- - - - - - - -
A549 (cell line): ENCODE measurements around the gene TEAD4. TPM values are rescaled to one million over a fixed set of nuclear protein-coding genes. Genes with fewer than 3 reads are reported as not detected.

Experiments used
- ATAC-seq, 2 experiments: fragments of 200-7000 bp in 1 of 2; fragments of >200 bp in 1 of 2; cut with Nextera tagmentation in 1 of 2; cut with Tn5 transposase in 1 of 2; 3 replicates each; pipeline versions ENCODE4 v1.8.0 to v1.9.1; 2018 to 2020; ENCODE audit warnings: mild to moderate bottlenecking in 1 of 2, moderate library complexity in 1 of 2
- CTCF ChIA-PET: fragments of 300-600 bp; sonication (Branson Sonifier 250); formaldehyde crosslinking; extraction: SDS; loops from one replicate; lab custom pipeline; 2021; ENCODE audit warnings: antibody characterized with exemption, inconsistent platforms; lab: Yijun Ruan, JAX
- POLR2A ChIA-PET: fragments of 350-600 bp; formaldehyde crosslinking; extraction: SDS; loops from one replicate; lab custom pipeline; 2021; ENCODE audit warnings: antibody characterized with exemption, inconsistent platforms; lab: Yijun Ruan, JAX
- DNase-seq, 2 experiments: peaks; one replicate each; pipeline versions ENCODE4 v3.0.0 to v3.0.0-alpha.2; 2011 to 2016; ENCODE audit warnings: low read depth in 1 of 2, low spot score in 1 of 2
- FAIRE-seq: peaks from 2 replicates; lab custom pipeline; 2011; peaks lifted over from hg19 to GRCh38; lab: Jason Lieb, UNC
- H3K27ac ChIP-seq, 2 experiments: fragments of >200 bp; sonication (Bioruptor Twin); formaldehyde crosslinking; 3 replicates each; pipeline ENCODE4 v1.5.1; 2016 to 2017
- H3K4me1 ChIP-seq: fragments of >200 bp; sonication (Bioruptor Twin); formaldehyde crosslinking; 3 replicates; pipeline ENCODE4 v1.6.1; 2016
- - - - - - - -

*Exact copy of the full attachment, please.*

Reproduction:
A549 (cell line): ENCODE measurements around the gene TEAD4. TPM values are rescaled to one million over a fixed set of nuclear protein-coding genes. Genes with fewer than 3 reads are reported as not detected.

Experiments used
- ATAC-seq, 2 experiments: fragments of 200-7000 bp in 1 of 2; fragments of >200 bp in 1 of 2; cut with Nextera tagmentation in 1 of 2; cut with Tn5 transposase in 1 of 2; 3 replicates each; pipeline versions ENCODE4 v1.8.0 to v1.9.1; 2018 to 2020; ENCODE audit warnings: mild to moderate bottlenecking in 1 of 2, moderate library complexity in 1 of 2
- CTCF ChIA-PET: fragments of 300-600 bp; sonication (Branson Sonifier 250); formaldehyde crosslinking; extraction: SDS; loops from one replicate; lab custom pipeline; 2021; ENCODE audit warnings: antibody characterized with exemption, inconsistent platforms; lab: Yijun Ruan, JAX
- POLR2A ChIA-PET: fragments of 350-600 bp; formaldehyde crosslinking; extraction: SDS; loops from one replicate; lab custom pipeline; 2021; ENCODE audit warnings: antibody characterized with exemption, inconsistent platforms; lab: Yijun Ruan, JAX
- DNase-seq, 2 experiments: peaks; one replicate each; pipeline versions ENCODE4 v3.0.0 to v3.0.0-alpha.2; 2011 to 2016; ENCODE audit warnings: low read depth in 1 of 2, low spot score in 1 of 2
- FAIRE-seq: peaks from 2 replicates; lab custom pipeline; 2011; peaks lifted over from hg19 to GRCh38; lab: Jason Lieb, UNC
- H3K27ac ChIP-seq, 2 experiments: fragments of >200 bp; sonication (Bioruptor Twin); formaldehyde crosslinking; 3 replicates each; pipeline ENCODE4 v1.5.1; 2016 to 2017
- H3K4me1 ChIP-seq: fragments of >200 bp; sonication (Bioruptor Twin); formaldehyde crosslinking; 3 replicates; pipeline ENCODE4 v1.6.1; 2016